Anxiety, Communication Skills, goals, Social Skills

The Thing About Anxiety and Communication

Have you ever been having a conversation with someone who speaks very slowly, so much so that you can barely understand or make out what they are stating?  Often, you lean in, edge closer and utilize non-verbal cues in order to understand what the person is saying. Similarly, someone who lives in or is periodically in a state of anxiety is like a person who speaks softly…the communication is often missed, misinterpreted, or misread. 

The thing about anxiety is that it can often cripple the way in which we communicate. I have a friend and classmate that I have known for almost thirty years. Throughout our friendship, he has dealt with high levels of anxiety, so much so that he often will not patronize certain establishments or surround himself with certain people or groups because he feels as though he cannot adequately communicate with others.  As recently as last week, he described physical symptoms including his palms sweating, his heart beating fast, his mouth being dry and his throat and chest tightening. He states that he feels almost immobile.  Now, my friend, who is an educator and philosopher, with multiple degrees and certificates, understands and fosters that his biggest fear is having to speak at conferences and within small groups because he does not feel adequate enough to deliver an appropriate and timely topic. He does not feel comfortable though he is a scholar and researcher.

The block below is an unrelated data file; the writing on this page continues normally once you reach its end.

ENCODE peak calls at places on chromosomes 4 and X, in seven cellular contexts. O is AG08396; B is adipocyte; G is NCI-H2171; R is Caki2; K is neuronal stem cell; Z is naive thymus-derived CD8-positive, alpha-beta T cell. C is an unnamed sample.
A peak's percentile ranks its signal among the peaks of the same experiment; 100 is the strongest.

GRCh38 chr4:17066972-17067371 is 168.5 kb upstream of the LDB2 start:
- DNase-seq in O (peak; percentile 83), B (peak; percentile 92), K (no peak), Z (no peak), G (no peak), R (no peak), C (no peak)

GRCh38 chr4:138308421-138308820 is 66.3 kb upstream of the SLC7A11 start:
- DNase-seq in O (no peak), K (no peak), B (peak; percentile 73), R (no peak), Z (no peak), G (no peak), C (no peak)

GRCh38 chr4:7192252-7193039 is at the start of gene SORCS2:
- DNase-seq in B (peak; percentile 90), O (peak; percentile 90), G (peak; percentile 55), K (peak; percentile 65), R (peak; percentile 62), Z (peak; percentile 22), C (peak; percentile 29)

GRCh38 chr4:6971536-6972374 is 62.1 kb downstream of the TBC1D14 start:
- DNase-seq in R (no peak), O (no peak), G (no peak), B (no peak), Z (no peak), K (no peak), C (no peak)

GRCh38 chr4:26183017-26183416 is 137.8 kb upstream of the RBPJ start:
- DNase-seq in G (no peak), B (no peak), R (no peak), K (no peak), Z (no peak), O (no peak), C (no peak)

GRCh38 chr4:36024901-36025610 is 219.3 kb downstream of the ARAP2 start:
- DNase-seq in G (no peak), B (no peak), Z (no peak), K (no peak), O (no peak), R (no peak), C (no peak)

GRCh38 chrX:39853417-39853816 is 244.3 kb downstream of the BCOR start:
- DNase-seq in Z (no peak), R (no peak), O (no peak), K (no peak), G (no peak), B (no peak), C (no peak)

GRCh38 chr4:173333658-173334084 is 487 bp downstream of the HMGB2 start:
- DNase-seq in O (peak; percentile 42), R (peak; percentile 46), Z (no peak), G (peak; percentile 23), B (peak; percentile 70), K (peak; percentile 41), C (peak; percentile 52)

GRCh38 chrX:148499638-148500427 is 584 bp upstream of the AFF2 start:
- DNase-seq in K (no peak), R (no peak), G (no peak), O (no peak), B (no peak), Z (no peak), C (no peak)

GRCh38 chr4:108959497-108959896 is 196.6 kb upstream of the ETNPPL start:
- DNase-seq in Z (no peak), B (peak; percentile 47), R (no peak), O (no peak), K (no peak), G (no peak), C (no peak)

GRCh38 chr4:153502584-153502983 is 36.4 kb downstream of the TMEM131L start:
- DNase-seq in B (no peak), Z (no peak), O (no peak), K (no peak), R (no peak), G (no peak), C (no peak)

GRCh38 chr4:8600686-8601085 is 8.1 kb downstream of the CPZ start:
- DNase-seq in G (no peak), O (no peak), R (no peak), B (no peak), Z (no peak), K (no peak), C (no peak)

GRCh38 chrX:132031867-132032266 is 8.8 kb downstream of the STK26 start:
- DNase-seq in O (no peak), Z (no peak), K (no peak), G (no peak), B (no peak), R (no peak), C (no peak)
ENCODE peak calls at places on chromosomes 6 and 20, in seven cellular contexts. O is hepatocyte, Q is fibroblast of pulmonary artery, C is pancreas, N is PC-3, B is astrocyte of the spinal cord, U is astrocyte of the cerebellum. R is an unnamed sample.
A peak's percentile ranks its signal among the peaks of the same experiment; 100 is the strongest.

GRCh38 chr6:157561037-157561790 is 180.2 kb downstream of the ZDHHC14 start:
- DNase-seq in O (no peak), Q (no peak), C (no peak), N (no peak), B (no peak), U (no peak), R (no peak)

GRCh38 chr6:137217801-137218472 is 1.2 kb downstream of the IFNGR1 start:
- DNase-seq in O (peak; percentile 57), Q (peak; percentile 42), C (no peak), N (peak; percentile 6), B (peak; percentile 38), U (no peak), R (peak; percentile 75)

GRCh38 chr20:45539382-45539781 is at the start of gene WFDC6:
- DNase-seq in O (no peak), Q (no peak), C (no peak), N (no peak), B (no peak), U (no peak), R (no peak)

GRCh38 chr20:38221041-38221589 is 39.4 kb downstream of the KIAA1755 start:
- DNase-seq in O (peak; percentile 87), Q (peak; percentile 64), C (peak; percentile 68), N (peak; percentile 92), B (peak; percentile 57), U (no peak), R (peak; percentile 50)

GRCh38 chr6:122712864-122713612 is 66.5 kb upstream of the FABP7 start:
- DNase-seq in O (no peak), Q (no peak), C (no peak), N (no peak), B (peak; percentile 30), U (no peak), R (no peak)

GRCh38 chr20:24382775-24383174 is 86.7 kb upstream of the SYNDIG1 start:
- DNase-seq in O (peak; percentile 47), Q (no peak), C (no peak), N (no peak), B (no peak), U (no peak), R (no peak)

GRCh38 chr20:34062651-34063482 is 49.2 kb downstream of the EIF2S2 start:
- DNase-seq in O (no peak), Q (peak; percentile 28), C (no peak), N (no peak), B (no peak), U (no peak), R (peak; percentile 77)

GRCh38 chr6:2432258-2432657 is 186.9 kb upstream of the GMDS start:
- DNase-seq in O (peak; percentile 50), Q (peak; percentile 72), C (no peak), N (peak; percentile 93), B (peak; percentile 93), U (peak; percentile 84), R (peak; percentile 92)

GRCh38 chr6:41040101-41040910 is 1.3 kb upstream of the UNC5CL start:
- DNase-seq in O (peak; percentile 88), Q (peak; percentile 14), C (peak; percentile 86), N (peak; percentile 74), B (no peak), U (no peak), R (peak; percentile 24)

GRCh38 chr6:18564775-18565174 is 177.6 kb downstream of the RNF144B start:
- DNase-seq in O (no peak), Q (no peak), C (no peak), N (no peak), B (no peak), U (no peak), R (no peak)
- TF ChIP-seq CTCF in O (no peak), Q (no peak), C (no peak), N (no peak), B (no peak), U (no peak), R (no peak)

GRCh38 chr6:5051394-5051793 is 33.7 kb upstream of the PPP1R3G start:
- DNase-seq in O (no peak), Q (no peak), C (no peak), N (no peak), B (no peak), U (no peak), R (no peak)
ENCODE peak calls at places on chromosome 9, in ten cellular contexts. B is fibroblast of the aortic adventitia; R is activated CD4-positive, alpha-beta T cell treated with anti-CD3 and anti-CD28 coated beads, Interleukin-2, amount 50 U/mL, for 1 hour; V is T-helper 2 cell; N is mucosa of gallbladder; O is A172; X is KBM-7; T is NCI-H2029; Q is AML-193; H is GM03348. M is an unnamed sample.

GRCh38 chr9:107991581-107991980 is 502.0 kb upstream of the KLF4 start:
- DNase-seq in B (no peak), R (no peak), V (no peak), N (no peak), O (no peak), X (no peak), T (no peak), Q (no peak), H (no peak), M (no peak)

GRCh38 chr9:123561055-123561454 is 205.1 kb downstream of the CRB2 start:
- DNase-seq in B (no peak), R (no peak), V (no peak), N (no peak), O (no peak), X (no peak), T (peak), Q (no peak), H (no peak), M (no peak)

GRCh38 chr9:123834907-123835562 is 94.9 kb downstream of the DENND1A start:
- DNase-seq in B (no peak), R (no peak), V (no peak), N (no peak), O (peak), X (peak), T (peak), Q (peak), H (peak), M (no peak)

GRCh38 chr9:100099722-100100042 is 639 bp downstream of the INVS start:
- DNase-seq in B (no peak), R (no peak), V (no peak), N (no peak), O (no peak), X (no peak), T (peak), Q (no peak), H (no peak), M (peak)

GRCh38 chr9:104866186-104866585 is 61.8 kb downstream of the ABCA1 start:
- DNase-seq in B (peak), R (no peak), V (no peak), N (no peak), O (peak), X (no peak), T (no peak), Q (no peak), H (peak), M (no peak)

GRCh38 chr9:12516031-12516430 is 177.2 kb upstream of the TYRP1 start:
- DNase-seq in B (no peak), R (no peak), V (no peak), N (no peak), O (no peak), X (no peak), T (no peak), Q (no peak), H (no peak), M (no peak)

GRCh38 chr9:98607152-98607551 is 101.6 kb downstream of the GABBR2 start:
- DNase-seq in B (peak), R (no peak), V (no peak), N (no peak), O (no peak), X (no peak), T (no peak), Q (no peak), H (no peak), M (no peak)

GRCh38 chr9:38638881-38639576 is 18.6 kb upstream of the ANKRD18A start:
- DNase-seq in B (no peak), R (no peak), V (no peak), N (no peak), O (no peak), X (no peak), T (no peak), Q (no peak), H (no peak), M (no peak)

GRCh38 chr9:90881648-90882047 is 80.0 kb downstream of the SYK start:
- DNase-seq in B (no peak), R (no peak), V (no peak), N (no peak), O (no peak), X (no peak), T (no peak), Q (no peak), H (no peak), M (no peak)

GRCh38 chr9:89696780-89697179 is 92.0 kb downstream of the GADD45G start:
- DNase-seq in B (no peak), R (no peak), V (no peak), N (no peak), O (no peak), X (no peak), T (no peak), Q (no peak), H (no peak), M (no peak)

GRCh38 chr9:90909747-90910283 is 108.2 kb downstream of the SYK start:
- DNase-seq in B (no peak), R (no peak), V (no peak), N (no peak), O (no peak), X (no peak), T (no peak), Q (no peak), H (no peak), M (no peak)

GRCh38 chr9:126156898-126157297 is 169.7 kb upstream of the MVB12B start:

Anxiety is no respecter of persons and it continues to elucidate feelings of feeling immobility as my friend would state. Communication can often feel like a heavy load, a burden of sorts. It can also lead to an over assertion or an oversharing of information as well.  

Therapeutic work allows for the management (and sometimes reduction) of the symptoms of anxiety.  Through focused work including cognitive behavioral training, anxiety can be managed and redirected to produce healthy communication, active listening and attunement to the person or persons  with whom you are having a conversation. 

Written by Aaron Kimble, LPC Intern

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